There are lots of good reasons to cut back on the amount of alcohol you drink each day. According to a 2012 Gallup poll, two-thirds of Americans admit to drinking alcohol on a regular basis, and 22 percent felt that they probably drink too much.
How much is too much? If you ask the government, moderate drinking is defined as one drink per day for women and two drinks per day for men. Anything beyond that is considered excessive drinking and can increase your risk for health issues such as liver disease, pancreatitis, high blood pressure and various cancers.
So what can you do if your current drinking level is beyond moderate? If you're struggling, you may find help in the form of kudzu, an ancient herbal remedy for heart disease that's creating quite a buzz over its ability to help you stop getting buzzed.
In a recent study of 17 heavy-drinking American men, researchers found — in a randomized, placebo-controlled trial — that men who took kudzu cut their alcohol consumption by between 34 and 57 percent.
To test the effectiveness of the herb on British drinkers, the BBC's Trust Me I'm A Doctor team repeated the experiment, albeit in a slightly less scientific trial. But they did gather an enthusiastic group of drinkers and treated them to two nights out, one week apart, in which they could drink as much or as little as they wanted.
On the first night, each participant was given a pill, but they didn't know whether it was kudzu or a placebo. A week later, the folks who had taken kudzu the week before were given the placebo and vice versa — but again, they didn't know which was which.
Both kudzu leaves and kudzu roots have been shown to reduce hangover pain and decrease alcohol consumption, respectively. (Photo: Bubba73/Wikimedia Commons)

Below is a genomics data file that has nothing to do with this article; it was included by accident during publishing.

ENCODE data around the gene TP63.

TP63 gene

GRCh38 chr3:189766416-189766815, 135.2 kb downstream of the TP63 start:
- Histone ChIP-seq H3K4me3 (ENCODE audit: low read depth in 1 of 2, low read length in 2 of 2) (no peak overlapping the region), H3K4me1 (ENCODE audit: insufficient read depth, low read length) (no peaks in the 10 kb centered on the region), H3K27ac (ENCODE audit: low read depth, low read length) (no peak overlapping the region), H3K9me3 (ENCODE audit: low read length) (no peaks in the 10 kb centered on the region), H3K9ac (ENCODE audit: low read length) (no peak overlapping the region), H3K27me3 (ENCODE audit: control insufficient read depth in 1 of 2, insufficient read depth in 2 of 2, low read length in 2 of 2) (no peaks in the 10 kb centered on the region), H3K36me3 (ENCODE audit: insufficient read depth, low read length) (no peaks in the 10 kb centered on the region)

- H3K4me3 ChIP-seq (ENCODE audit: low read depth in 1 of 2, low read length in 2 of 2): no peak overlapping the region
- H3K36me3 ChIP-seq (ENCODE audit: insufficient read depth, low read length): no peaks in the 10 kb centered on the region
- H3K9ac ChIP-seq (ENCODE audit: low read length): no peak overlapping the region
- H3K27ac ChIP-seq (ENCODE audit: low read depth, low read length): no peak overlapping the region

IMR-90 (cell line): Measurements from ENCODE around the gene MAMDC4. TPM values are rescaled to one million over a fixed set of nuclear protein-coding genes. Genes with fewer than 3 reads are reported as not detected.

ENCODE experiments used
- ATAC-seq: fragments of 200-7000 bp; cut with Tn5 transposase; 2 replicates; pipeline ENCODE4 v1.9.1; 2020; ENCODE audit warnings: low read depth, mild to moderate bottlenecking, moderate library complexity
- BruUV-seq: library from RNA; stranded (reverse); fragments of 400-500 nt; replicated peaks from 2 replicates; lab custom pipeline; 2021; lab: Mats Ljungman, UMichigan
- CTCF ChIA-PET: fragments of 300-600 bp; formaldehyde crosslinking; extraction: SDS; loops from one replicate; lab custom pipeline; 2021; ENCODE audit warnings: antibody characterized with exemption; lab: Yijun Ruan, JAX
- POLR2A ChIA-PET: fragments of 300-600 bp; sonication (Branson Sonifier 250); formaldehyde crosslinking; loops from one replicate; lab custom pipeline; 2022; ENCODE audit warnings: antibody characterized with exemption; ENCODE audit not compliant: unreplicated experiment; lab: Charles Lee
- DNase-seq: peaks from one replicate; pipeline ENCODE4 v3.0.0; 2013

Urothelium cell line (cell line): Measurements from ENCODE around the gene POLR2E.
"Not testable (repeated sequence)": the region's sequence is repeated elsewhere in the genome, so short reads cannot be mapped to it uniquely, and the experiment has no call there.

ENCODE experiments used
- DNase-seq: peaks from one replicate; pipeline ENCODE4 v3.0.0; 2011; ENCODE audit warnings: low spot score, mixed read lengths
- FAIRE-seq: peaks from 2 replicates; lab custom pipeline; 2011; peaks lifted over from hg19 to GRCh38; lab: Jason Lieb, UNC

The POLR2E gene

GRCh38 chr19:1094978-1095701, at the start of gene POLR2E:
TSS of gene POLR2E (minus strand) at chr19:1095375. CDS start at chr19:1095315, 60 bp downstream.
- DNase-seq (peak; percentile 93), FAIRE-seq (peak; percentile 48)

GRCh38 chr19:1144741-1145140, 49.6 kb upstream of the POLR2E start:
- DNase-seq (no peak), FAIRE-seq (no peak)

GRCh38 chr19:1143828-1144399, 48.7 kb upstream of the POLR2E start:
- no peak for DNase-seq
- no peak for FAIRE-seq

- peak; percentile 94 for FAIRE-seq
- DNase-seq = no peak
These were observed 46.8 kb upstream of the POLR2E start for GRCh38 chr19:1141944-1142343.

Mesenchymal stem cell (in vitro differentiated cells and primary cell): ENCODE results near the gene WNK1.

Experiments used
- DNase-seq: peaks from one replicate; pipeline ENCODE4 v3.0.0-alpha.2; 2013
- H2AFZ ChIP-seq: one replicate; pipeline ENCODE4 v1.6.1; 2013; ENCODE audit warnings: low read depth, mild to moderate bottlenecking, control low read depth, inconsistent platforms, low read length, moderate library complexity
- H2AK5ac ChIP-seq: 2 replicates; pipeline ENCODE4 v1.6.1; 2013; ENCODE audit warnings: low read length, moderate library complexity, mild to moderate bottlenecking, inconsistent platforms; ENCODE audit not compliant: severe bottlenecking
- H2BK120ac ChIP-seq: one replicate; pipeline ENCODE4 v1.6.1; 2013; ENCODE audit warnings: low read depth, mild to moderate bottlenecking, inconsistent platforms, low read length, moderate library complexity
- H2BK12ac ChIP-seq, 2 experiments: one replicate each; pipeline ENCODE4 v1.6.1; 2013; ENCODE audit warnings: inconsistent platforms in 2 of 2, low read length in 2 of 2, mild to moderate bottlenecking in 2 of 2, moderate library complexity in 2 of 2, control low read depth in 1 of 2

The same participants drank about 20 percent less when they took the kudzu before their night out than when they took the placebo.
How does it work? Those who have taken it note that it doesn't remove the desire to drink, but it does curb how much you want to drink by making you feel the effects of the alcohol sooner. So for example, if it usually takes two glasses of wine for you to feel a buzz, you might feel it after one glass with the kudzu.
So if you're trying to cut back on your drinking, kudzu could be worth a try. As always, you should talk with your doctor before adding any new supplement to your diet.
Unfortunately, your biggest issue may be finding a bottle of kudzu that actually contains what it says on the label. Herbal supplement manufacturers have come under fire in recent years for saying that a product contains one thing when it contains another. And the self-regulating nature of the American herbal supplement market means that the Food and Drug Administration has little authority to regulate.
But if you can find a manufacturer that you trust, and if your doctor gives you the OK, kudzu might be just what you need to help your curb how much you drink.